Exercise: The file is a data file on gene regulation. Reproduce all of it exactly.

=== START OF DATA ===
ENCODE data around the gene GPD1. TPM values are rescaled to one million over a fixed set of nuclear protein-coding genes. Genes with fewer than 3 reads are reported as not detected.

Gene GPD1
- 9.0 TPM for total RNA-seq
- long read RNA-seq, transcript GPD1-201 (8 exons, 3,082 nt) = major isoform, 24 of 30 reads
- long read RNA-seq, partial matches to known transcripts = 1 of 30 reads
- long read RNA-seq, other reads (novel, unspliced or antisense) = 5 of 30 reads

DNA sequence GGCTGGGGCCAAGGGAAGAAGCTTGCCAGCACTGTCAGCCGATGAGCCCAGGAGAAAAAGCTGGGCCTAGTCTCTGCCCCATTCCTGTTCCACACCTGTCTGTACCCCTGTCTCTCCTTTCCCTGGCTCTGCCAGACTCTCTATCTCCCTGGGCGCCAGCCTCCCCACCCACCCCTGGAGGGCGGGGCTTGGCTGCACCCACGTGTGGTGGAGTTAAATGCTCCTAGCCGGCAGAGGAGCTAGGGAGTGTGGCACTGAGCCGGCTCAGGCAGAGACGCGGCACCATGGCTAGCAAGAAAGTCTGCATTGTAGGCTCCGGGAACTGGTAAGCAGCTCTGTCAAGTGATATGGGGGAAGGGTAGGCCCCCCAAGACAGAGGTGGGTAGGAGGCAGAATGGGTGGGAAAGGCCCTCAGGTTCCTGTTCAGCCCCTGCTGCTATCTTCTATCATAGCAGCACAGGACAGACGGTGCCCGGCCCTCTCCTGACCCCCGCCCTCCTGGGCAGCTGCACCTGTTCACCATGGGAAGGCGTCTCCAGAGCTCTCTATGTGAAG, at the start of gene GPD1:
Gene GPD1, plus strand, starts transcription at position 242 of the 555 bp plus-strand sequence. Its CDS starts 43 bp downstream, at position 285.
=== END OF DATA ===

ENCODE data around the gene GPD1. TPM values are rescaled to one million over a fixed set of nuclear protein-coding genes. Genes with fewer than 3 reads are reported as not detected.

Gene GPD1
- 9.0 TPM for total RNA-seq
- long read RNA-seq, transcript GPD1-201 (8 exons, 3,082 nt) = major isoform, 24 of 30 reads
- long read RNA-seq, partial matches to known transcripts = 1 of 30 reads
- long read RNA-seq, other reads (novel, unspliced or antisense) = 5 of 30 reads

DNA sequence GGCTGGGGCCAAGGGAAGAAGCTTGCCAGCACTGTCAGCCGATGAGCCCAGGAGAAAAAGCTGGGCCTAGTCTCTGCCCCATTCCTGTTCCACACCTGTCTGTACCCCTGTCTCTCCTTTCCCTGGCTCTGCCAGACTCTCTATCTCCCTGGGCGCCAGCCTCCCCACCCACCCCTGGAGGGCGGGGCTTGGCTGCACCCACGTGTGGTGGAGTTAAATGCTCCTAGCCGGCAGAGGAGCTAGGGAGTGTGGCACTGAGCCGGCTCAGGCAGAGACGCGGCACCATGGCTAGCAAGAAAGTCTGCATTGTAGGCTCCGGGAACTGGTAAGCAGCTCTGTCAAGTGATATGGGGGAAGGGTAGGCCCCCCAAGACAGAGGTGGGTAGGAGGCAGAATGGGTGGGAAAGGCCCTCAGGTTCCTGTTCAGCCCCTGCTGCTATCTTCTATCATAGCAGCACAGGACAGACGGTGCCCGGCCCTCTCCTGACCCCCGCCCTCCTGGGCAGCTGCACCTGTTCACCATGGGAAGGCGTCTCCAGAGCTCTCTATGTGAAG, at the start of gene GPD1:
Gene GPD1, plus strand, starts transcription at position 242 of the 555 bp plus-strand sequence. Its CDS starts 43 bp downstream, at position 285.